I’m a Film & Media Studies major (Hollywood here I come???). And, I only figured out I wanted to be one towards the end of sophomore year when I absolutely had to declare a major, because, apparently, that’s a thing we all need to graduate (a useful piece of information, I believe). Here’s the fun part, I came into Tufts all but officially declaring myself a Biopsychology and Archaeology double major. I was so certain that that’s what I would end up doing. Now when I talk with my friends about this, and we share our initial major thoughts, it cracks us up.
The reason this is important, is because what I was studying played a huge part in how I looked at schools, narrowed them down, and did my research. When I read up about them, which, as an international student was the only way I could find out about the schools I wanted to apply to, my subjects of interest were what I used as one of the most important metrics. Looking back, while that served me well enough, I did truly luck out with coming to Tufts, because some of the other schools I applied just didn’t have great film programs, and I am not quite sure what the last few years would have looked like.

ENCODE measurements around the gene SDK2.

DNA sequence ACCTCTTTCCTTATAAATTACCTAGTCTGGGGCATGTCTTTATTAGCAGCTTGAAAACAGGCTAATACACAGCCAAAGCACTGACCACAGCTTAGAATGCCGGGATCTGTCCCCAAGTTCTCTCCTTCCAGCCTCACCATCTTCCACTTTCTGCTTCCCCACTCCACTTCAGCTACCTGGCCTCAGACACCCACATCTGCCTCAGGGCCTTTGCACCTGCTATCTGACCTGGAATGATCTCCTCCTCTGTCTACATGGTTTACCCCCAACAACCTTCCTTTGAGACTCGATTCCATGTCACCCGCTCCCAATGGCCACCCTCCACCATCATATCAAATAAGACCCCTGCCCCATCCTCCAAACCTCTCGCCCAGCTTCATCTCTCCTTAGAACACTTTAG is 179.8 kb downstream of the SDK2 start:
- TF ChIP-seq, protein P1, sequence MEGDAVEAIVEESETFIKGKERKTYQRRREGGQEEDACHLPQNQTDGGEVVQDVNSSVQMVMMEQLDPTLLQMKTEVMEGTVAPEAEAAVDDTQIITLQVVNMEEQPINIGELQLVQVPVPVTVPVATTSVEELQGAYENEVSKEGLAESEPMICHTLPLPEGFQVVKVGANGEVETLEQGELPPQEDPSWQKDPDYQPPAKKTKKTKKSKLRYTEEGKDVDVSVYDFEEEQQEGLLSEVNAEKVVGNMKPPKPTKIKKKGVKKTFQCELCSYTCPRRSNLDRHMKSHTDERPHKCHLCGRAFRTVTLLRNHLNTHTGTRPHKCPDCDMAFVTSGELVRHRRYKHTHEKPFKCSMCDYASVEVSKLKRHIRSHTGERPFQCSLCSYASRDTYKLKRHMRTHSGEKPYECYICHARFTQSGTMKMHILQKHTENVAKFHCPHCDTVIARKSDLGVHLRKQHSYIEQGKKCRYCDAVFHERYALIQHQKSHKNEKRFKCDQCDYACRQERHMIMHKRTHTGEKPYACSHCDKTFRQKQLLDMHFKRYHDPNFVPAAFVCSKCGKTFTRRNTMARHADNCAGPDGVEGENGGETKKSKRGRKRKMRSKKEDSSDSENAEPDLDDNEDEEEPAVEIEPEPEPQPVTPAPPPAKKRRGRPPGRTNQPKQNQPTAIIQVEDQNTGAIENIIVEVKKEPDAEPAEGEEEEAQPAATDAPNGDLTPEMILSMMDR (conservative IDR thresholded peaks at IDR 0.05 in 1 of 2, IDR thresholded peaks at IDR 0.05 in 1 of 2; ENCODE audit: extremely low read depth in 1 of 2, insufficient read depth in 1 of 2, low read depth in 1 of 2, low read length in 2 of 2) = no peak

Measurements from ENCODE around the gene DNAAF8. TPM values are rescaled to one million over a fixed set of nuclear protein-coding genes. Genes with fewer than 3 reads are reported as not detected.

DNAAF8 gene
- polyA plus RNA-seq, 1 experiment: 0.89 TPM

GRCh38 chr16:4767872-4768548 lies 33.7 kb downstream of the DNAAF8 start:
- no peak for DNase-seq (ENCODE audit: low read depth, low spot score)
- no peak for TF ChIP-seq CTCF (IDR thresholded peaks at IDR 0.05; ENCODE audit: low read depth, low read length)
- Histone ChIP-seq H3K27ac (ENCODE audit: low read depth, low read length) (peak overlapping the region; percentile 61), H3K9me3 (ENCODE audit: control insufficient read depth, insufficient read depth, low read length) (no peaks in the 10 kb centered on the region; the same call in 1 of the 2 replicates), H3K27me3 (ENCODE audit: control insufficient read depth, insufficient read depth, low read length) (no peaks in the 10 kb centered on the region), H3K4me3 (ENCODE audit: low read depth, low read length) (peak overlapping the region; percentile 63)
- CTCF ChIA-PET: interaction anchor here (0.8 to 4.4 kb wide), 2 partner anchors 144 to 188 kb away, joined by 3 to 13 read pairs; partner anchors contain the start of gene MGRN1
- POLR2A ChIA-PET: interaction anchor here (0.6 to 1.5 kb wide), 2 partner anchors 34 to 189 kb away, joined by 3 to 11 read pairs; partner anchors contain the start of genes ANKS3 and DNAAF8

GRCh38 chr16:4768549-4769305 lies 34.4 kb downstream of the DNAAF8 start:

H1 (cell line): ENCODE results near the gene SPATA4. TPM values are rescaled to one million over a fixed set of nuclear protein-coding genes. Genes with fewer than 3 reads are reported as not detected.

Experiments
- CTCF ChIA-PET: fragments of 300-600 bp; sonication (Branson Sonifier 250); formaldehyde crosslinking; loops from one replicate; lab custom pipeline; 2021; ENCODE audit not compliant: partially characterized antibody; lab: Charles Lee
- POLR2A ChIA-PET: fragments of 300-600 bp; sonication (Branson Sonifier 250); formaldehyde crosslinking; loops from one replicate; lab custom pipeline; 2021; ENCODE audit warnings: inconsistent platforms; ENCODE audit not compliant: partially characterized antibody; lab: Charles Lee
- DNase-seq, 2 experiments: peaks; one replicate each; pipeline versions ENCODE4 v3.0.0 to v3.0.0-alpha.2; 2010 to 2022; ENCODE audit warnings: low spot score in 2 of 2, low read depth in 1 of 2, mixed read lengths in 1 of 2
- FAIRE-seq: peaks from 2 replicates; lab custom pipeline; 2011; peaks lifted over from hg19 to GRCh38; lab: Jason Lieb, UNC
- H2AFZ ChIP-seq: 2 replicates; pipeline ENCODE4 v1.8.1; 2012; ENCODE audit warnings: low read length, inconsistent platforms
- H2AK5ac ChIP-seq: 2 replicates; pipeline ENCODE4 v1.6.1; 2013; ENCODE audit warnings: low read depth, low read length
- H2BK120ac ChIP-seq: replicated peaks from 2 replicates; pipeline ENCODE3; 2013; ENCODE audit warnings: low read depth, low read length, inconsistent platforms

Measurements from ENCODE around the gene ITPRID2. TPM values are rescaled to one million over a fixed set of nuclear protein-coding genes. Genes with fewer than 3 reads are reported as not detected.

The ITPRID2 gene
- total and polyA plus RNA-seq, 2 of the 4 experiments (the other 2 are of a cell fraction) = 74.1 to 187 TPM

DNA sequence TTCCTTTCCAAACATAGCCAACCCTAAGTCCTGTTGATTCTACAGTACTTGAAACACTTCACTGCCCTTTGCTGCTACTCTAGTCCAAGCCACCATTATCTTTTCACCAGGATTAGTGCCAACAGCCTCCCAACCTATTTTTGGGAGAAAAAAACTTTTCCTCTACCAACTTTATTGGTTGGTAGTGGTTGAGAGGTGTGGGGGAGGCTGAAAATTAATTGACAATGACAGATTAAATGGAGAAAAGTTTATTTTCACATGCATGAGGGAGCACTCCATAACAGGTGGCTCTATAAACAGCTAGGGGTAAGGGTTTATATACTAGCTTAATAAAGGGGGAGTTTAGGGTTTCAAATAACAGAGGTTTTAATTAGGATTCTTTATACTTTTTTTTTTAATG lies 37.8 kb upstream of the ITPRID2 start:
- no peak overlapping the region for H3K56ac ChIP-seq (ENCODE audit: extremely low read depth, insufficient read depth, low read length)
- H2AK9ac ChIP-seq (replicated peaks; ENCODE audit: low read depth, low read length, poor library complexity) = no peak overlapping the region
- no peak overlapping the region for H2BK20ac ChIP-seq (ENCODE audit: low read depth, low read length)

I realise now that, what was perhaps more important to consider, rather than specific subjects, was academic rigour at a school (because whether your high school self wants to admit it or not, it will make or break your college experience), resources that the school has to help with health - both mental & physical, academic stressors, transition advisors (believe you me, they’ll come in handy), and more than anything else, what the student population has to say about life at the school (Hi!!!). College is such a time of change and development, 99% of people go in and come out almost completely different people. As 18 year olds, no matter how much we did/do know, we couldn’t/can’t predict the future. And while looking for specifics is important, remembering to make sure the school has structures in place that will positively impact your growth over the next four years is so key to having a successful college career - because while we do come to college to develop professional skills, I must admit, my personal growth is what strikes me, and a lot of people the most.